If you are thinking of moving to Northern Ireland, think twice if you are a preacher.
Of all the places in the world for a preacher to face prosecution for doing what a preacher is supposed to do, it is hard to believe that a preacher should face prosecution in Belfast. That the chief prosecution witness has made public statements – which he hastily retracted – supporting ISIL, makes the whole thing even more bizarre, not to say reprehensible.
Pastor James McConnell is one of the most successful Christian leaders in the UK in the last fifty years. He managed to build a mega church from scratch during the years when the “Troubles” in Northern Ireland were at their most intense. In many ways his church was ahead of its time, attracting people from both sides in a divided community.
Now, at seventy-eight years of age, he finds himself facing prosecution under the 2003 Communications Bill because he expressed his views about Islam.
Whatever you might think about what Pastor McConnell said, direct and forthright language is not something that he or his supporters have suddenly invented in an attempt to be controversial.
Pastor McConnell stands in a tradition of Christian preaching that stretches back through the Christian centuries to the Lord Himself. In fact, if you want to be really accurate, it goes right back to Enoch the seventh from Adam (Jude 14-15).
It’s a tradition of prophetic speech that you will find in any of the major branches of Christendom – Protestant, Catholic or Orthodox. So let’s not dismiss this case as an example of a lone fundamentalist who is angry about Islam and won’t dance to the tune of a pluralist agenda. That would be a mistake. If St. Thomas Aquinas, one of the Doctors of the Catholic church, is able to watch from heaven – let’s take it that he is in heaven – we might find that he has every sympathy with Pastor McConnell.
The outcry against this prosecution has not only come from the Christian church.An Islamic scholar and the National Secular Society have also come out in support of Pastor McConnell’s right to free speech.
Finding the right response to the growth of radical Islam has proved taxing for a supposedly liberal society. Two conflicting liberal instincts kick in. On the one hand there is what seems at times like an excessive desire to prove our liberal credentials by embracing Islam in all its manifestations. On the other, there is a deep uneasiness at how exacting and prescriptive even a moderate Islamic worldview is.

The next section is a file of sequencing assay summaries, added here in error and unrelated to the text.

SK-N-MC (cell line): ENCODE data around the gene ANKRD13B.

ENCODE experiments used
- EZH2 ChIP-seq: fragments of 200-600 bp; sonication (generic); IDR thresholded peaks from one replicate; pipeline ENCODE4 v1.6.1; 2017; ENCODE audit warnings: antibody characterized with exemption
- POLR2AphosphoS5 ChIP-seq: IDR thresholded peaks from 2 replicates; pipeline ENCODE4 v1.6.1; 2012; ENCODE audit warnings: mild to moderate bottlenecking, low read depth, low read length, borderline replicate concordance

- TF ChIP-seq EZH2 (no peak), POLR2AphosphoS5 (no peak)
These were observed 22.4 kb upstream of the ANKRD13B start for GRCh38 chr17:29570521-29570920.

This unease is seen in the way that government and sometimes the media have reacted to Islamic terrorism and violence. A recent example is referring to ISIL as DAESH. Using the latter designation conveniently enables discussion about the violent phenomenon that is ISIL / DAESH without having to connect it with Islam . The argument that this violence is not perpetrated by real Muslims is a comforting thought for many in our society. Somehow we want to believe that everyone in our society has a common belief in Western liberal democratic values.
This rather flimsy attempt to paper over the cracks of religious pluralism conveniently ignores two things: that those who are fighting for ISIL / DAESH see themselves as truly Islamic and are seen as truly Islamic by many in Britain.; and that not everyone in our society holds to Western, democratic liberal values. A BBC poll commissioned earlier this year found that 51% of British Muslims believe that clerics who preach violence against the West are not out of touch with mainstream Muslim opinion. Although the BBC tried to put a very positive spin on the results, former Islamist, Maajid Nawaaz, found the results of the poll “profoundly disconcerting”,
Whilst one can understand why government and even media might want to be the arbiters of real and false Islam, one has to ask on what authority they do so. Additionally, we might want to ask why this distinction of real and false adherents of a faith is not accorded to other faiths. I don’t remember hearing any commentator make this kind of distinction when paedophile scandals in the Catholic church were exposed. The perpetrators of such abuse were not deemed non-Catholic because of their deeds. You might counter that much of the abuse was perpetrated by leaders of the Catholic church. I would reply that much of the encouragement of jihad in the Middle East and elsewhere is driven by imams.
You can draw your own conclusions as to why prosecuting a protestant pastor might be attractive to the authorities. Whatever the motive, even if it is simply an attempt to apply the law to the letter, to present a Christian leader as a religious extremist and prosecute him, ticks the boxes of fighting extremism and parading liberal pluralist credentials.
If, however, this prosecution is motivated by a desire to apply the law to the letter, why has Richard Dawkins not been cautioned or prosecuted? He is on record as comparing Islam to Naziism . And he did equate religious instruction of children with child abuse. Whatever way you look at that, he is labelling parents of whatever faith, who teach their children that faith child abusers. In a society that claims not to believe in Satan, it is surely more serious to label religious people “child abusers” than to label a system of belief “satanic”.
Christians have always been criticised and vilified. That is not the issue here. The issue is that we are supposed to live in a society that values free speech. For Pastor McConnell to stand in the dock on this issue, beggars belief. Especially when the actions of ISIL, a group that the chief prosecution witness has supported in the past, serve to validate Pastor McConnell’s position.
Perhaps it is not Aquinas or the National Secular Society that I should be quoting, but the famous words of Victor Meldrew: “I don’t believe it.”